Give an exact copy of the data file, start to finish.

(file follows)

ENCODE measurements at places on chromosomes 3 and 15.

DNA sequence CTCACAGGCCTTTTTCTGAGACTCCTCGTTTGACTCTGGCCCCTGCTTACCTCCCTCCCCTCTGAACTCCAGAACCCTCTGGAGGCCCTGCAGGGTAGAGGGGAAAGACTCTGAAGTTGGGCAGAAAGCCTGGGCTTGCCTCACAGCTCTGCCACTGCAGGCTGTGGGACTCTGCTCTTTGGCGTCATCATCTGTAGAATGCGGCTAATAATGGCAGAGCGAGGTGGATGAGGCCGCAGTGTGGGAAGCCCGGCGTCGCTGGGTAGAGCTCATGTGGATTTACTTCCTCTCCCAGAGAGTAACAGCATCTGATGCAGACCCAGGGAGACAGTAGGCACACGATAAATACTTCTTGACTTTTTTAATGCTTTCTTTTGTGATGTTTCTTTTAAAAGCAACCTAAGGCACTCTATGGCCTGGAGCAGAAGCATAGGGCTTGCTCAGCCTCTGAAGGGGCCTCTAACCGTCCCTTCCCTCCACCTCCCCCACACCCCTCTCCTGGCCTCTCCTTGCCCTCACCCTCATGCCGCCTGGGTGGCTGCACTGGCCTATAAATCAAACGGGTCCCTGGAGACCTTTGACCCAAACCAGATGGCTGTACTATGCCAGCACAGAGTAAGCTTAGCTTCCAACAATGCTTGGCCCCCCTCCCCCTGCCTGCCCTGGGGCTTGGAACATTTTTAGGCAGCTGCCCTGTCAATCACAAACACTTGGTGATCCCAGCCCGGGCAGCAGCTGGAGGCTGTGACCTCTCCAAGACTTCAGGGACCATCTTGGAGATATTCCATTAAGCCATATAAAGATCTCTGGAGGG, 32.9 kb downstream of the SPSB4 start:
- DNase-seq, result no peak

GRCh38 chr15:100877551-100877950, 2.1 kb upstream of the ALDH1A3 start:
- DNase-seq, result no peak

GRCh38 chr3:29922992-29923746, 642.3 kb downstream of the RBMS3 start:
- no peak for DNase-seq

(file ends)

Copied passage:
ENCODE measurements at places on chromosomes 3 and 15.

DNA sequence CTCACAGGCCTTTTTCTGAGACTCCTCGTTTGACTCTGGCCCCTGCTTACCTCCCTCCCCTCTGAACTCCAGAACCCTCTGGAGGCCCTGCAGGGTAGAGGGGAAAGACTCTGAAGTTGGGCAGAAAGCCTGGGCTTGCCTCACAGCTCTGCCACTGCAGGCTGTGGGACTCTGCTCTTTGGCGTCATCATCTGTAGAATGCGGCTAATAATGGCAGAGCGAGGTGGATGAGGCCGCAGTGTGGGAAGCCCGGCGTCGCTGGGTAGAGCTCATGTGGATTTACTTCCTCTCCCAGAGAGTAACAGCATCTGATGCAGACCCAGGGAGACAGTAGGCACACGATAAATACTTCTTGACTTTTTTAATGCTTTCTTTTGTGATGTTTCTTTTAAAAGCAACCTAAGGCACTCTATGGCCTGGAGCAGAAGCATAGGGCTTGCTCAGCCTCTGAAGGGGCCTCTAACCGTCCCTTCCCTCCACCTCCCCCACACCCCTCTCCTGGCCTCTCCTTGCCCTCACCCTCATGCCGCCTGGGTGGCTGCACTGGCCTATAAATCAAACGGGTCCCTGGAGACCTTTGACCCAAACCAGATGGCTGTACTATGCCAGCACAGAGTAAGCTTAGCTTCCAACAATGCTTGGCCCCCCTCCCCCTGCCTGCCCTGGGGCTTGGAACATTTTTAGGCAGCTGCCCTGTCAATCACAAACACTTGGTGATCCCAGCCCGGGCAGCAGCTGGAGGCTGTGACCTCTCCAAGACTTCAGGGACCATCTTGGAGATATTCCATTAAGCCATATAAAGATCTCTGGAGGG, 32.9 kb downstream of the SPSB4 start:
- DNase-seq, result no peak

GRCh38 chr15:100877551-100877950, 2.1 kb upstream of the ALDH1A3 start:
- DNase-seq, result no peak

GRCh38 chr3:29922992-29923746, 642.3 kb downstream of the RBMS3 start:
- no peak for DNase-seq